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Custom HTML/CSS/JS views

XetHub supports rendering custom views that stay up-to-date with your repository files. This allows you to build visualizations of your files and repository that anyone visiting can see and interact with, making it easy to share high-level contextual information. These visualizations can be displayed on file and folder views, as well as commit-level and difference views, to shown how your project has evolved over time.

  • Supported data types: any
  • Supported formats: HTML, with CSS and JavaScript

Not a frontend pro? Develop a view using our in-browser Python editor, or reference our View Gallery for a list of existing views that you can easily use with a single line.


How it works

Custom views can be associated with one or more files in a repository and are shown whenever the associated files are displayed. Each custom view is defined by a YAML configuration file and a HTML file, which live in a directory in .xethub/custom_views. For example, if your view is named "MyView":

  • .xethub/custom_views/MyView/view.yml contains the view configuration.

  • .xethub/custom_views/MyView/index.html contains the view that will be loaded in the user's browser.

  • .xethub/custom_views/MyView/ contains all the rest of the supporting files for index.html.

    Screenshot of custom_views directory structure

The view is loaded as an iframe within the parent window containing the XetHub page for the file being displayed. Views are authored to display data given to the view at runtime in the user's browser. In order to bind to data or configure the view at runtime, the view must use the postMessage API.

Where custom views appear

The "scope" in the custom view configuration tells XetHub where to display the view. This can be an extension, file, or directory path.

  • A scope of "*.xyz" will display the view on pages that render files ending with a .xyz extension.
  • A scope of "/" will display the view at the root of the repo.
  • A scope of "/foo", "foo/", "foo", or "/foo/" will display the view on pages that render the directory /foo/.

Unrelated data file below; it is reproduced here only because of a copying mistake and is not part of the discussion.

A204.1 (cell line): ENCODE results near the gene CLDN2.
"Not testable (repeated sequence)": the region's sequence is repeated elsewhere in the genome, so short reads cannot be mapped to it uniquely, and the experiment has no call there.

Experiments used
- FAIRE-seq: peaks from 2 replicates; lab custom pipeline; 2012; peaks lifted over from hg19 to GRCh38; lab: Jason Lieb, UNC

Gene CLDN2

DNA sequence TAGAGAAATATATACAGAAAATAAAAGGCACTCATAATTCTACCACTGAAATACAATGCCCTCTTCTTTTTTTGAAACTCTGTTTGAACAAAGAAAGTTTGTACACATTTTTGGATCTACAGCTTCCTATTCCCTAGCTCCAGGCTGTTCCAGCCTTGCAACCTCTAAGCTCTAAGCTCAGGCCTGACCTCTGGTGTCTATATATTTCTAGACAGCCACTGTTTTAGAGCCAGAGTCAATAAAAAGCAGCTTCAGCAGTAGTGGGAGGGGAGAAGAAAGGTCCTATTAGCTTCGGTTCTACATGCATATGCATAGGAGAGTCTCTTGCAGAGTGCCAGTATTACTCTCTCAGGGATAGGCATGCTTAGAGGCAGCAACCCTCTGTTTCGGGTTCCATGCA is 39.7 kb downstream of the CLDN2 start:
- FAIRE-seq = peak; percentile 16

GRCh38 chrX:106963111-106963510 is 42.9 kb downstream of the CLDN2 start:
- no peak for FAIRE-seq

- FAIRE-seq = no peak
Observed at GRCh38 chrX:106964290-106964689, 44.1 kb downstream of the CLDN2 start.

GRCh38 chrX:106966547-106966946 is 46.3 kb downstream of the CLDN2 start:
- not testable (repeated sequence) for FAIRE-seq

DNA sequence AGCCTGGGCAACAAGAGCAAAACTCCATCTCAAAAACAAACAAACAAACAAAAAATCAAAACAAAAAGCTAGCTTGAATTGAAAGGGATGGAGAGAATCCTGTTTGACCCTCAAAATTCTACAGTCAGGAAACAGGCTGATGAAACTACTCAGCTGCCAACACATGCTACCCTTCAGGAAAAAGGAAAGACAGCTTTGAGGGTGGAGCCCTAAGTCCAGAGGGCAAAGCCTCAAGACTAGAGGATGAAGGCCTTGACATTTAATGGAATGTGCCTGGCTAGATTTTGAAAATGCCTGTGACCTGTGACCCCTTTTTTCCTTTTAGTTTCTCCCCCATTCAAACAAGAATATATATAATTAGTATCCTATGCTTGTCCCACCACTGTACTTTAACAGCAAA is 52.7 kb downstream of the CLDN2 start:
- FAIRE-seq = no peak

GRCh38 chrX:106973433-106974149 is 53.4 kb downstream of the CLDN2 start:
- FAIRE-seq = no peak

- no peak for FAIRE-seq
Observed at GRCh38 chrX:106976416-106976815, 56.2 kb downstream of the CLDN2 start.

• A scope of "foo/bar.xyz" will display the view on pages that render the file /foo/bar.xyz.
  • All fully qualified (non-wildcard) paths are treated as absolute paths within the repo.

By default, custom views will also be shown on differences within the repo (viewing commits, compares, or pull requests) when applicable.

What data custom views can access

By default, the data for the custom view returned via the postMessage API matches the scope. For a single-file scope, including file extensions with wildcard matching, this implies a single data URL.

To bind to other data files (instead of the default), you can supply a "data" parameter that allows for one or more items following the same pattern as "scope". Note that the "*.xyz" wildcard matching behaves differently for data than for scope: a single instance of the view will be displayed on each matching file for the scope, but all files matching the data parameter will be provided to each instance of the view.

Percent substitution

You can use a % to substitute the current scope (viewed file). For instance, if you want to add a suffix of .summary to find the data file corresponding to the currently viewed file, use %.summary as the data parameter.

Creating a view

View configuration

The view configuration (view.yml) is defined through a YAML file in the custom view folder, dictating where and how the view will be displayed.

The top level options recognized in this file are:

  • uses: a Custom View or template to inherit from. See Inheriting from a View or Template.
  • scope: a list of strings matching extension, file, or directory paths within the repo. See Where custom views appear.
  • data: a list of strings matching extension, file, or directory paths within the repo. See What data custom views can access.
  • override: an optional boolean to tell XetHub whether this view should override the main view of the file:
    • Default/unspecified: show the view above the main view, alongside any other custom views.
    • override: false: same as default/unspecified.
    • override: true: replace the main view for the file with this custom view.
note

There can only be one "override" view for a given file or directory. If more than one view's scope matches the file or directory and both are marked as override, one will be chosen arbitrarily and an error will be shown.

Inheriting from a view or template